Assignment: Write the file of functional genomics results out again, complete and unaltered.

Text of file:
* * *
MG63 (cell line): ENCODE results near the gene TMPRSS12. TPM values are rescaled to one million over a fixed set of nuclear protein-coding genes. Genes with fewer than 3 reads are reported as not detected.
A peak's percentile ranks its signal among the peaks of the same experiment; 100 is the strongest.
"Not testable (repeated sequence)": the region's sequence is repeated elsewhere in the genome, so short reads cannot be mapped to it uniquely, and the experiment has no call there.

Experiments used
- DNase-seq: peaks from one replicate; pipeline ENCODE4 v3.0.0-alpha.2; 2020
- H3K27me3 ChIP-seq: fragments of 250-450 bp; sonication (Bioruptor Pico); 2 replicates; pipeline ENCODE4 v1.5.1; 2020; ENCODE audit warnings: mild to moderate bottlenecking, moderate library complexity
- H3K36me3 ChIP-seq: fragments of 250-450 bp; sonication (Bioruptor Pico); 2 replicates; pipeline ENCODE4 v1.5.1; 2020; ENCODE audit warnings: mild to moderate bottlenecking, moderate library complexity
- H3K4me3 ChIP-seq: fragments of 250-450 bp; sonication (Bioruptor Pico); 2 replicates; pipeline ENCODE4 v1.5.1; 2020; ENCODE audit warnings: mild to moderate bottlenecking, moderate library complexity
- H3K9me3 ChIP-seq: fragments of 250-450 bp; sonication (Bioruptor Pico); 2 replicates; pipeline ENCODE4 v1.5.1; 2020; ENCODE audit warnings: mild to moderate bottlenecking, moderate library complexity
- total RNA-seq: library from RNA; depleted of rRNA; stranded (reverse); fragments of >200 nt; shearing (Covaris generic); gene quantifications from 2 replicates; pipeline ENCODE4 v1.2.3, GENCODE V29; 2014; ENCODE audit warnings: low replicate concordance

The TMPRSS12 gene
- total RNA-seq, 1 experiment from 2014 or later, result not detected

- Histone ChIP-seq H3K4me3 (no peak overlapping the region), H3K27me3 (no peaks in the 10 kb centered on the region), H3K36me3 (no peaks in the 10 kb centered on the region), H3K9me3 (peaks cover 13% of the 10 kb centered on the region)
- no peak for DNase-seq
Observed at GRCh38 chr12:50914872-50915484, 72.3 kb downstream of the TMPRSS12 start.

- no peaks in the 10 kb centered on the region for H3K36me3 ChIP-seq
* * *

MG63 (cell line): ENCODE results near the gene TMPRSS12. TPM values are rescaled to one million over a fixed set of nuclear protein-coding genes. Genes with fewer than 3 reads are reported as not detected.
A peak's percentile ranks its signal among the peaks of the same experiment; 100 is the strongest.
"Not testable (repeated sequence)": the region's sequence is repeated elsewhere in the genome, so short reads cannot be mapped to it uniquely, and the experiment has no call there.

Experiments used
- DNase-seq: peaks from one replicate; pipeline ENCODE4 v3.0.0-alpha.2; 2020
- H3K27me3 ChIP-seq: fragments of 250-450 bp; sonication (Bioruptor Pico); 2 replicates; pipeline ENCODE4 v1.5.1; 2020; ENCODE audit warnings: mild to moderate bottlenecking, moderate library complexity
- H3K36me3 ChIP-seq: fragments of 250-450 bp; sonication (Bioruptor Pico); 2 replicates; pipeline ENCODE4 v1.5.1; 2020; ENCODE audit warnings: mild to moderate bottlenecking, moderate library complexity
- H3K4me3 ChIP-seq: fragments of 250-450 bp; sonication (Bioruptor Pico); 2 replicates; pipeline ENCODE4 v1.5.1; 2020; ENCODE audit warnings: mild to moderate bottlenecking, moderate library complexity
- H3K9me3 ChIP-seq: fragments of 250-450 bp; sonication (Bioruptor Pico); 2 replicates; pipeline ENCODE4 v1.5.1; 2020; ENCODE audit warnings: mild to moderate bottlenecking, moderate library complexity
- total RNA-seq: library from RNA; depleted of rRNA; stranded (reverse); fragments of >200 nt; shearing (Covaris generic); gene quantifications from 2 replicates; pipeline ENCODE4 v1.2.3, GENCODE V29; 2014; ENCODE audit warnings: low replicate concordance

The TMPRSS12 gene
- total RNA-seq, 1 experiment from 2014 or later, result not detected

- Histone ChIP-seq H3K4me3 (no peak overlapping the region), H3K27me3 (no peaks in the 10 kb centered on the region), H3K36me3 (no peaks in the 10 kb centered on the region), H3K9me3 (peaks cover 13% of the 10 kb centered on the region)
- no peak for DNase-seq
Observed at GRCh38 chr12:50914872-50915484, 72.3 kb downstream of the TMPRSS12 start.

- no peaks in the 10 kb centered on the region for H3K36me3 ChIP-seq